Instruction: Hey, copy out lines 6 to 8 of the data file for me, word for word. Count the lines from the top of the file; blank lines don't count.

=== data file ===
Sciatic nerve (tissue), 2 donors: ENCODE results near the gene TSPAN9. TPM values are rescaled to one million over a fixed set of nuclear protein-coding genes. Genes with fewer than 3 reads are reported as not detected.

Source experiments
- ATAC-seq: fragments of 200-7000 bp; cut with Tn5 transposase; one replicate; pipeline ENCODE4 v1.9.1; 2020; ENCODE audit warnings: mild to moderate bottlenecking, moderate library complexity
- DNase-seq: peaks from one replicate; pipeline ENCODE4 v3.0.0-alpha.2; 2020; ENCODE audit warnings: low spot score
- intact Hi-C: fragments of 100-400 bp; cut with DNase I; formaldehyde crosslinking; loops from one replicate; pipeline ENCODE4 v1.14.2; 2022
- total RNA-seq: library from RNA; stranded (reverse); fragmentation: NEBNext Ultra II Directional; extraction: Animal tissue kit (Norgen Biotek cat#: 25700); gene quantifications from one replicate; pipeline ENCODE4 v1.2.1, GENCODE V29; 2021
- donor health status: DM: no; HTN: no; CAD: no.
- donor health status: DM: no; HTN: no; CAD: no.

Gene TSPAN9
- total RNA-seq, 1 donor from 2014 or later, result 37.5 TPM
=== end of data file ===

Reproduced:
- total RNA-seq: library from RNA; stranded (reverse); fragmentation: NEBNext Ultra II Directional; extraction: Animal tissue kit (Norgen Biotek cat#: 25700); gene quantifications from one replicate; pipeline ENCODE4 v1.2.1, GENCODE V29; 2021
- donor health status: DM: no; HTN: no; CAD: no.
- donor health status: DM: no; HTN: no; CAD: no.